Yet it’s relatively easy to get here. A ferry runs from the neighboring Pine Island, and it takes you to North Captiva Island in just roughly 20 minutes.

But if you take a Gulf Coast road trip, you need to let your car rest while you unwind on North Captiva Island. As there is no car access or paved roads on the island, you either walk, bike or use a golf cart to get around.

Most of all North Captiva Island is the perfect island if you want to spend an isolated week in the sun. However, it’s certainly not the best place if you look for liveliness and attractions.

14. Amelia Island

Northeast Florida // Florida’s northernmost Atlantic island, Amelia Island floats just south of the Georgia line. This is a member of the Sea Islands chain, a group of islands stretching out from South Carolina to Florida.

Here, the beaches are uncrowded and surroundings untroubled. Offering a pleasant natural charm, Amelia Island’s 13 miles (21 km) of undulating coastline make it easy to kick back.

On top of the grand natural environment, there’s human history to explore on Amelia too. The island, in fact, has served under eight different flags throughout the years.

Tour Fernandina Beach, the island’s biggest town, where the streets are lined by Victorian buildings. The delightful historic district is like made for peaceful strolls and romantic date nights.

Visit: It’s just 30 minutes from Jacksonville International Airport (JAX) to the quiet dunes of Amelia Island. Fernandina Beach is the place to stay for easy access to restaurants and watering holes.

15. Pine Island

Southwest Florida // Want something else than a beach getaway? Pine Island is not the type of island that gets a lot of attention; neighbors in the Fort Myers area, including Sanibel and Captiva, get all the headlines.

This is because there are no real beaches on Pine Island. Therefore Pine Island isn’t one of the best islands if you want to have a Florida vacation on the beach.

But if you look for an old Florida ambience, Pine Island is certainly one of the best islands off the coast of Florida to visit. The island is surrounded by mangroves and has a rural character that is hard to find these days.

Duck on ocean pole, taking in calm sunset moments on Pine Island Sound
The quiet Pine Island Sound.

16. Marathon

Florida Keys // A group of Florida Keys islands situated halfway from the start of the Overseas highway to Key West form the Marathon area. In Marathon you’re literally in the heart of the pretty chain of South Florida islands.

Most of all Marathon embraces the traditional lifestyle of the Keys. The Marathon islands, including Vaca Key, Fat Deer Key and Grassy Key, are all great places to relax.

Although the Florida Keys not are primarily known as a beach destination, you find a very pretty beach in Marathon. Sombrero Beach is one of the very best beach spots in the Florida Keys and a great place for lazy days.

Yellow road sign in Marathon, FL, showing that you can drive both right and left
Florida islands in both directions.

17. Gasparilla Island

Southwest Florida // Far away from the buzz Gasparilla Island has for a long time attracted visitors who want to enjoy the traditional Florida.

In the secluded environment on the island off Florida’s western coast every day is a relaxing beach day. On the narrow island you’re never far from the inviting dunes.

But among all the island’s beach spots, Gasparilla Island State Park stands out. At the island’s southern tip, the park encompasses a wonderful beach but also the historic Port Boca Grande Lighthouse.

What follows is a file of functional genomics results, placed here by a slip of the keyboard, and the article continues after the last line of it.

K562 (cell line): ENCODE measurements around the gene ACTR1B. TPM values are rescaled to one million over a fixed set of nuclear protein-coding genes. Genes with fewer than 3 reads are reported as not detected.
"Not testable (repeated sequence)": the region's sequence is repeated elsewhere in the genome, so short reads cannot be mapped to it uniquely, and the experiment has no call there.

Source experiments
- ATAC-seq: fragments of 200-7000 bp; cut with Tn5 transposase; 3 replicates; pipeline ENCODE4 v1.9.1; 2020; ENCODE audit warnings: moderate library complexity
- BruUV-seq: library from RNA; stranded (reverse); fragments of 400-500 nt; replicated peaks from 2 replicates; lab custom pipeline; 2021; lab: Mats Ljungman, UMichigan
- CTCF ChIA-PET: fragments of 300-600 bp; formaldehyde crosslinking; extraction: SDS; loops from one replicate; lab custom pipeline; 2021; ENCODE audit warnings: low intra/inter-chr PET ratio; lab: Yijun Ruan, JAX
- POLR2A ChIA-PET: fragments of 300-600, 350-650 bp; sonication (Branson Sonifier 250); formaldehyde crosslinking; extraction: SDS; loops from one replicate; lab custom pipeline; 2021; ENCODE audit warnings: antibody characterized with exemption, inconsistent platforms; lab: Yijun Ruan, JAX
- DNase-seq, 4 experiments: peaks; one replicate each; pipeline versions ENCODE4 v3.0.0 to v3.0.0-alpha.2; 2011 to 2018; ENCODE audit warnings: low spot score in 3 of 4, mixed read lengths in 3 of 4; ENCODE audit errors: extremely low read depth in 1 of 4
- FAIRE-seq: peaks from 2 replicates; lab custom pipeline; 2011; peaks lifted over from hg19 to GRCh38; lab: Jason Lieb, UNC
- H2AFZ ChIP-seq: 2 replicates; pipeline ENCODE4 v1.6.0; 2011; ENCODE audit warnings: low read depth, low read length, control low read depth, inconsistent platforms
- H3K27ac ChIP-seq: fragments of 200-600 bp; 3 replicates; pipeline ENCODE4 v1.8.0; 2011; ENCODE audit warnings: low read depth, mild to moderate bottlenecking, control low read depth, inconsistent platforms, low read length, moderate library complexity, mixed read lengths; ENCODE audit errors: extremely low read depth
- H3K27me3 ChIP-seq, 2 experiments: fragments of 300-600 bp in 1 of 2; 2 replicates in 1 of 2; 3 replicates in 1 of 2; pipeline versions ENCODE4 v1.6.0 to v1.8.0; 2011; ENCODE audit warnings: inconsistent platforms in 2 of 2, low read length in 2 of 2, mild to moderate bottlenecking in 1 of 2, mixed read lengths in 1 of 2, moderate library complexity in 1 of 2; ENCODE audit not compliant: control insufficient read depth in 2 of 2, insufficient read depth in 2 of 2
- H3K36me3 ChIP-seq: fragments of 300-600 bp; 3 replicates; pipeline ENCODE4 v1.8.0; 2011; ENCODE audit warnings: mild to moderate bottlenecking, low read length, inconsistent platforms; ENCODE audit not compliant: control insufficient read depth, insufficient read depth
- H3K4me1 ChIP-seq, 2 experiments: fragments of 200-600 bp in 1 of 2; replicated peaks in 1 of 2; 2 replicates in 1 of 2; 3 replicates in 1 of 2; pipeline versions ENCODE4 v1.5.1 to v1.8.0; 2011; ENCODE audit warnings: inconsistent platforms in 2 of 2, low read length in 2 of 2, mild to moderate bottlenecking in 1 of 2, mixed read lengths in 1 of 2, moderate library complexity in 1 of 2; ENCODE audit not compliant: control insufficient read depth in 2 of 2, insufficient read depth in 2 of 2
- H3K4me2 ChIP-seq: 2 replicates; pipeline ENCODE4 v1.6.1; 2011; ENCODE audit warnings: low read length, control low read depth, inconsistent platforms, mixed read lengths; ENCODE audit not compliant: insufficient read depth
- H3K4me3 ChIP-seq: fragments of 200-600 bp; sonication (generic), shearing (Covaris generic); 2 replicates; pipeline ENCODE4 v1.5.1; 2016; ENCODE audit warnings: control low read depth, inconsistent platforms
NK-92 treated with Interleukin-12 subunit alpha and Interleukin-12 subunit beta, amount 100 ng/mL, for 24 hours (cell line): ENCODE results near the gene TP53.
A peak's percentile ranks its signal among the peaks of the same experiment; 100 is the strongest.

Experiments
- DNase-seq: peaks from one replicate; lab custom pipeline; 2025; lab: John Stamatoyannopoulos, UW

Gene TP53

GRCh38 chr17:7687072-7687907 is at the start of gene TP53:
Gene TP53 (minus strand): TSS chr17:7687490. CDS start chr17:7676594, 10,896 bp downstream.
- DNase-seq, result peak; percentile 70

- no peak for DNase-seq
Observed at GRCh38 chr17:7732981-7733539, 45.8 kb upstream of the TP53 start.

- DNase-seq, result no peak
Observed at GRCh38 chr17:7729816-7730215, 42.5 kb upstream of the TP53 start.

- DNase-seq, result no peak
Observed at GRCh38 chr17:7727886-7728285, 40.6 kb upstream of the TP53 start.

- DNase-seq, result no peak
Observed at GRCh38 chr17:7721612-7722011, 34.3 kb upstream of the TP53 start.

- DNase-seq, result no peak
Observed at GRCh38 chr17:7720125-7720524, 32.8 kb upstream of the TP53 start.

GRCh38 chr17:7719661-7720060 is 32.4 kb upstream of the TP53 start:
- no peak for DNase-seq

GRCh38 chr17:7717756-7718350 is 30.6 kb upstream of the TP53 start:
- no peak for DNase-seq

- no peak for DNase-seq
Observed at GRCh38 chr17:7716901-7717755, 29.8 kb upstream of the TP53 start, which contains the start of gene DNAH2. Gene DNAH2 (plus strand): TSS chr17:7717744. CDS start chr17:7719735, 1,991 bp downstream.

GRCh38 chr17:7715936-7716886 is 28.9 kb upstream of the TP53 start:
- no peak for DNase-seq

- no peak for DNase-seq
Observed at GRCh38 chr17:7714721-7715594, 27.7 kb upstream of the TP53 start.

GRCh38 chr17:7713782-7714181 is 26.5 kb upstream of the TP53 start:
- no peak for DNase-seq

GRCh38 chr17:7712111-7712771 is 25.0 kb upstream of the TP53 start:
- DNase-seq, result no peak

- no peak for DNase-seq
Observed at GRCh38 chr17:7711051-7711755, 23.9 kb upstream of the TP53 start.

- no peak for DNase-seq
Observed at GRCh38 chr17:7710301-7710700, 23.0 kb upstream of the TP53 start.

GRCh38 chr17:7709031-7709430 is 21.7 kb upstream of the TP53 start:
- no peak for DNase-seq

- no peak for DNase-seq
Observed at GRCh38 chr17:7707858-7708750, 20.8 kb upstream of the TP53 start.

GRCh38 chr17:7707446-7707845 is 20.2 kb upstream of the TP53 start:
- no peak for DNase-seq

After healthy time on the beach, the island’s cute town Boca Grande is a real treasure to enjoy too. Its compact but complete downtown area has all you need for a comfortable stay, including restaurants to try and shops to browse.

Gasparilla Island is certainly not where you should go if you look for liveliness. However, it’s one of the best Florida islands to visit if you need to recharge your batteries.

18. Dry Tortugas

Florida Keys // Key West is one of the South Florida islands that’s really far away from the mainland. By car you can’t go any further.

But if you’re willing to go by boat or seaplane, the islands in Dry Tortugas National Park sit even further away from mainland Florida.

Dry Tortugas is located around 65 miles (108 km) west of Key West. The remote national park protects seven small and uninhabited Florida islands with true Caribbean charm.

With sandy beaches, picturesque blue waters and rich coral reefs, a day passes in no time in Dry Tortugas. But a nice break from the sun and the water is to tour Garden Key’s historic Fort Jefferson. Another impressive structure to admire is the iconic lighthouse on Loggerhead Key.

Related reading: See our full Florida Keys guide.

Black-and-white Loggerhead Lighthouse in Dry Tortugas National Park, framed by blue waters and green palm trees
The remote Loggerhead Key.

Best Florida islands FAQ

Which are the best North Florida islands?

The best North Florida islands include Santa Rosa Island, St. George Island and Amelia Island.

Which are the best South Florida islands?

The best South Florida islands include Anna Maria Island, Siesta Key, Gasparilla Island, Pine Island, Sanibel Island, Captiva Island, North Captiva Island, Marco Island and Key Biscayne.

Which are the best Florida islands in the Keys?

The best Florida islands in the Keys include Key Largo, Upper Matecumbe Key, Marathon, Lower Keys, Key West and Dry Tortugas.

Which is the best island area?

Should you target North Florida, South Florida or the Florida Keys?

North Florida – The islands in North Florida get less attention than those further south. Yet their location, away from the state’s hot spots, certainly doesn’t make them less beautiful. On the Florida islands up north, you find some of the most impressive shorelines in the entire world.

South Florida – South Florida boasts an unmatched variety of islands. The home of Miami, this is the area where you can combine big-city life with beach life. As a bonus, the islands in South Florida also stay nice and warm throughout the entire year.

Florida Keys – At the southern tip of the Sunshine State, the Florida Keys archipelago extends towards the Caribbean. The lovely region of Florida islands is known for its clear water, laid-back ambience and endless summer. Far away from it all, these islands in Florida offer a vibe that you don’t find anywhere else.